With all these reflective questions, B students are getting all the attention!


I want to recognize my Level C and D students more but it seems that the B ones are getting all the attention; I keep having to asking them reflective questions!  For example, if they are all squirmy and loud in the hall I have been asking them, “Do you think your behavior is “up here?” (D/C),  or “down here?” (B/A).   Most kids will be honest and say they are “down here.” Then I might say, “What should we do if this problems continues?”  and the child tells me a consequence for their “down here” behavior.  This is  part of the philosophy––right?––eliciting consequences from the students? My fear is that my Level C and D students will begin to regress–because of all the extra attention my Level A and B students receive!  What do you think?


In a situation like the one you mention, switch your focus to the positive.  Instead of giving your attention to the ones who are not doing as you ask, focus on what the students with acceptable behavior are doing.  Those who are already at that C/D level, will receive information and affirmation that encourages them to continue.  Those who are at the lower level will be challenged to move up.  By switching your focus to the acceptable, you will also give the students on the lower level, the information they need to know what acceptable behavior looks like.

Most times you’ll never have to mention the poor behavior at all.  Simply focus on what you notice about those students who are providing a good model.  Even if it’s only one child doing the correct thing, describe that child’s behavior without mentioning a name.

You can say something like this:

“Boys and girls,  we’ve talked many times about what is expected as we walk in the hallways.  Think for a moment, in your own head.  Are you, right this minute, doing as expected?  I want to thank you if you are.  I see people who are doing exactly what we have talked about.  It makes it so pleasant for me as a teacher when I have people who can manage themselves in an acceptable way.

I see that there are  a number of people standing with their arms down to their sides, they are quiet, they ________, ________, _________.  What level is this?  Yes, it’s C.  Level C people set a fine example for everyone.  If you’re not sure what to do, look around for someone who seems to be capable in this way.  You can become more capable too.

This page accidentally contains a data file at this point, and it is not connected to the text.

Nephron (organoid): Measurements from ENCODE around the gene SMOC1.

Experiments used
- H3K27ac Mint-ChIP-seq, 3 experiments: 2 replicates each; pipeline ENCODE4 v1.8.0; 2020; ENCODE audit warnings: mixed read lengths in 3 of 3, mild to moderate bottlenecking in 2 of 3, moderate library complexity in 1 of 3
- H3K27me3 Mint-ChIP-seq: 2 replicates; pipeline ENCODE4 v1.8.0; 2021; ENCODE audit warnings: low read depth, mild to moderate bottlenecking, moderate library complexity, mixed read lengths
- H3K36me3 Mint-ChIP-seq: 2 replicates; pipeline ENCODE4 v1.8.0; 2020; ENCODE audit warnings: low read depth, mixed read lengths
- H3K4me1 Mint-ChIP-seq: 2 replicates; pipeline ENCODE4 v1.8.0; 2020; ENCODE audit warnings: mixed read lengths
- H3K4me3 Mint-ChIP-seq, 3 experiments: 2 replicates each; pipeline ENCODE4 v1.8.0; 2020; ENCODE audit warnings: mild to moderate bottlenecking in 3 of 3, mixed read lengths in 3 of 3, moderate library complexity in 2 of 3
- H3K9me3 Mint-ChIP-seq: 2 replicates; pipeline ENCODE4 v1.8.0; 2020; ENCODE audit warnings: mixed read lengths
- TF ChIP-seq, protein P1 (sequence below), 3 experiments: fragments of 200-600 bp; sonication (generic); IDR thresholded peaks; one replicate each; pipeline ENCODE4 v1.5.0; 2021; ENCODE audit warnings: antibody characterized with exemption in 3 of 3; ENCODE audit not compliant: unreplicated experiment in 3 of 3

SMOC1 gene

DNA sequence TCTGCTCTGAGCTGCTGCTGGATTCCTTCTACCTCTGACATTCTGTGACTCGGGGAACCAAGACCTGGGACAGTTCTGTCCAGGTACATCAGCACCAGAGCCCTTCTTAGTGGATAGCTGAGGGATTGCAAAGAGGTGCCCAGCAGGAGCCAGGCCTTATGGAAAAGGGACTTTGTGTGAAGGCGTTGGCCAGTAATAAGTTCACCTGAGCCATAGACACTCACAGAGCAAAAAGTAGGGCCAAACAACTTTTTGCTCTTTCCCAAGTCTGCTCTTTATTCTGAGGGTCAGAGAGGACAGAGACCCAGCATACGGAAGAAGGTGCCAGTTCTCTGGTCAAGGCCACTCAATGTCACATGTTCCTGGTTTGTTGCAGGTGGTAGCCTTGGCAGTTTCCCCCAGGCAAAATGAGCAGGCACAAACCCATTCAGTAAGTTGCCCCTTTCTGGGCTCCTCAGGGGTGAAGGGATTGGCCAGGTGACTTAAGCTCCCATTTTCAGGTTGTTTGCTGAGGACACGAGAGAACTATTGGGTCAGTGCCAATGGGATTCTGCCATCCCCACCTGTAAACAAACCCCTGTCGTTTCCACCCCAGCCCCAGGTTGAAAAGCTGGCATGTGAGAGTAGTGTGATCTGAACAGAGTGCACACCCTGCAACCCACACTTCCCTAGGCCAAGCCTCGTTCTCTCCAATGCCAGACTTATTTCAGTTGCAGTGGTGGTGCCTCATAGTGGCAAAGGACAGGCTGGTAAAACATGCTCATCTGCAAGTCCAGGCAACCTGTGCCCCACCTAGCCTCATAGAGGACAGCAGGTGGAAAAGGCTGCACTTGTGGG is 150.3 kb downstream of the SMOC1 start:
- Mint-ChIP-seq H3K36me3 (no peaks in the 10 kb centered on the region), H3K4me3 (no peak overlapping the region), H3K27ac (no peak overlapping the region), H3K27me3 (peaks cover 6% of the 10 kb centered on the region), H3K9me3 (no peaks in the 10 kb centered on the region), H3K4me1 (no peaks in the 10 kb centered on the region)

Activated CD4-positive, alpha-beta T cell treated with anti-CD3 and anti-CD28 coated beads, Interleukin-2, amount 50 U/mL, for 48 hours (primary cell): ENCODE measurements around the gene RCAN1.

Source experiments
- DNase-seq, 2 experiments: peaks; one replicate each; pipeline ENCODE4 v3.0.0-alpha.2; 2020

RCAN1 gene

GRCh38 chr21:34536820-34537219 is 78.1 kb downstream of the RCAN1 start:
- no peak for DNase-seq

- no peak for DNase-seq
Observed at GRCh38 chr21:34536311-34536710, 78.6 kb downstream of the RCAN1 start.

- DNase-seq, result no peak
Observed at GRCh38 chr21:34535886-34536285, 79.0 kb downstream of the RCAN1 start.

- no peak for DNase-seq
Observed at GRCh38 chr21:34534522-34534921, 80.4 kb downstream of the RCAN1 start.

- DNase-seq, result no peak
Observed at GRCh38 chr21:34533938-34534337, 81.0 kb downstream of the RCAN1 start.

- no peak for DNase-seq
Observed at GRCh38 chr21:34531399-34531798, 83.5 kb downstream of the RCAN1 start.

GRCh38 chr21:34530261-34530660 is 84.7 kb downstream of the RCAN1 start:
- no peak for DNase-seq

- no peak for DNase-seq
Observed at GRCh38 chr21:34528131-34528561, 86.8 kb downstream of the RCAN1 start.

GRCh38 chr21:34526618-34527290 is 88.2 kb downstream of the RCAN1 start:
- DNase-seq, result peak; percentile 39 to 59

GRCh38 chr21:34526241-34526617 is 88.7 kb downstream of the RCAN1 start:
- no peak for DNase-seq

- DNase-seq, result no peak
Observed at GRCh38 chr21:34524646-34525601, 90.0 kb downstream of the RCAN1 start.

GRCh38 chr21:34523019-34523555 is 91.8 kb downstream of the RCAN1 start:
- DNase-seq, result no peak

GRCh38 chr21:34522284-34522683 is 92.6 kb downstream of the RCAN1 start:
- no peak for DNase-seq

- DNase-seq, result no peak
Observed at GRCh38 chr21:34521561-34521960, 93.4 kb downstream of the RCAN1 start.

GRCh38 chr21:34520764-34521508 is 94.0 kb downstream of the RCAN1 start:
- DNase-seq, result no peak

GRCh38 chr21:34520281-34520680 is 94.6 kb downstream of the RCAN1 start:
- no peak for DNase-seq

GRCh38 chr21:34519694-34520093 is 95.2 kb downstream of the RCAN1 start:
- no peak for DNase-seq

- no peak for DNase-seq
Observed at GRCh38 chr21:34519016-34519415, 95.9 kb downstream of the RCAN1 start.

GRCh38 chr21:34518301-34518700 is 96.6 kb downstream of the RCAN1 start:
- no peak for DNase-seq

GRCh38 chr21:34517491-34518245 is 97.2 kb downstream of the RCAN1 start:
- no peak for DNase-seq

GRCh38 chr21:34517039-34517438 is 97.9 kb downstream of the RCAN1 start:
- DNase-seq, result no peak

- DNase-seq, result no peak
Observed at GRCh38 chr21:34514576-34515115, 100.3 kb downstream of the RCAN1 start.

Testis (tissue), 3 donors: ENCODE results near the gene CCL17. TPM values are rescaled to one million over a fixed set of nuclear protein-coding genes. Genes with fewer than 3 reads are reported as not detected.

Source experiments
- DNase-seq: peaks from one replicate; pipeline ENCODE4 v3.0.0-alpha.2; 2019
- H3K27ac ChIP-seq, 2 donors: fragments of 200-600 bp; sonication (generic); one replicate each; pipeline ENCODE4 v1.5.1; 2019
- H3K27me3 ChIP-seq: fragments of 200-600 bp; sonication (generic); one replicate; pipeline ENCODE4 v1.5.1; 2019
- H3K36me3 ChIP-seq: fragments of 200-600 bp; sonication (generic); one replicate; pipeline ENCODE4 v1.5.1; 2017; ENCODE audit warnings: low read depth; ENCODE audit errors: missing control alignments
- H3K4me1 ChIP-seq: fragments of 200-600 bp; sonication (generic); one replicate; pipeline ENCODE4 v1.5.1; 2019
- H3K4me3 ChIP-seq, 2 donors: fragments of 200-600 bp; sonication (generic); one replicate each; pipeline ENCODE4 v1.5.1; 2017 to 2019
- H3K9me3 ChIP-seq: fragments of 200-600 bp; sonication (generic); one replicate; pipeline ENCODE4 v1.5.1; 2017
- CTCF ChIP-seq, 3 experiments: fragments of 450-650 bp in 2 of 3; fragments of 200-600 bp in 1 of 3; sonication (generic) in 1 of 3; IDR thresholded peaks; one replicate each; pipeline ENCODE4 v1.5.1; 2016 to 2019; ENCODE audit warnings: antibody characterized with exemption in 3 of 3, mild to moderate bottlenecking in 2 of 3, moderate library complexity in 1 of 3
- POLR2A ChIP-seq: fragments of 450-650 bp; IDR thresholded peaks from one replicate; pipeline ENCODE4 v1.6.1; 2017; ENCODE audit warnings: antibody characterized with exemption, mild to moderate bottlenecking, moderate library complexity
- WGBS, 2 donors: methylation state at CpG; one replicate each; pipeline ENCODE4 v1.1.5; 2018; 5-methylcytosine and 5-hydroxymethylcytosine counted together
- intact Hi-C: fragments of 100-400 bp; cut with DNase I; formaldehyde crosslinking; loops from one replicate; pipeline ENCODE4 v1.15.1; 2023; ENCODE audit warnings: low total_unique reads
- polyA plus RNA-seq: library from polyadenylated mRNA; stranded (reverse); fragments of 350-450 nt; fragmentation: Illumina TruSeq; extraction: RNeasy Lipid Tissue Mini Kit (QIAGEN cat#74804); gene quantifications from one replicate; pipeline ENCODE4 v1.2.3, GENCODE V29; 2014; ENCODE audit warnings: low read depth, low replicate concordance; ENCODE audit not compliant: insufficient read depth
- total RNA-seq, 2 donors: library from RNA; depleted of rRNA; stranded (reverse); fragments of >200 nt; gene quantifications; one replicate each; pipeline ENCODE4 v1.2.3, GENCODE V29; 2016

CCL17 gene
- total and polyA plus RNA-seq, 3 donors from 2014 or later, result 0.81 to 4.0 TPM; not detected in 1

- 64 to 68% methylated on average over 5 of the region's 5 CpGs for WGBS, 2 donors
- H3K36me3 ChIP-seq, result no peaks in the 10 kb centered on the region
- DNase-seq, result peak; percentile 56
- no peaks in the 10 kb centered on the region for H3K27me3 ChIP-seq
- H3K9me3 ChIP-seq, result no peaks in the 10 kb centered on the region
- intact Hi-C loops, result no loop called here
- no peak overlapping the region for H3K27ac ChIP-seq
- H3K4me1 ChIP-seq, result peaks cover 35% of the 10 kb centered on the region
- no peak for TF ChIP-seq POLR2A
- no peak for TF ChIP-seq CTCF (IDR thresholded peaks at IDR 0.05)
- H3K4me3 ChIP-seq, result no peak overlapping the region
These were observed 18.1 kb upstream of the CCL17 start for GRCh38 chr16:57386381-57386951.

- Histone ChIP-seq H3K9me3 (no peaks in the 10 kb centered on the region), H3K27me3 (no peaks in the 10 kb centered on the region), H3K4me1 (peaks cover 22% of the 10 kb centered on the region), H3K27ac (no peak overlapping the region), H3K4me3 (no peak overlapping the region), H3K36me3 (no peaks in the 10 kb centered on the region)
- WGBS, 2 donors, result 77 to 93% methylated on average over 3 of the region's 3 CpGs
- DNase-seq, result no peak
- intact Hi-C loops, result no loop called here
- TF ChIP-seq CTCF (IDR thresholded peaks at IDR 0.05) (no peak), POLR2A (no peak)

Some people in our class might even be at a higher level right now.  What level is higher than C?  Yes, Level D.  What is the difference between Level C and D in this situation?  Yes!  Those on Level D don’t even need a teacher with them.  They are choosing to be in charge of themselves.  It’s a joy to have such mature people in my classroom.  You’ll know that you’re on Level D, if inside yourself,  you feel very proud.  At Level D a person knows that they can act mature even if the teacher isn’t standing right with them.

When you mention these sorts of things to the group, more and more kids become interested in living up to positive expectations.  Why?  Because deep down they would prefer to think of themselves as mature and capable too.  You haven’t called down low behavior––haven’t given it any attention or even mentioned it. You’ve more or less ignored it because it’s simply not something you want to waste time discussing.  Instead you have put your energy into helping them think about how they might act more mature themselves.  Everyone wants to feel proud inside and you’ve just told them how they can achieve that feeling.

Reflective questions can prompt a person to think about any one of the levels, so try switching your focus.  Ask about the higher levels and you’ll start to see how the DWS Hierarchy can inspire young people!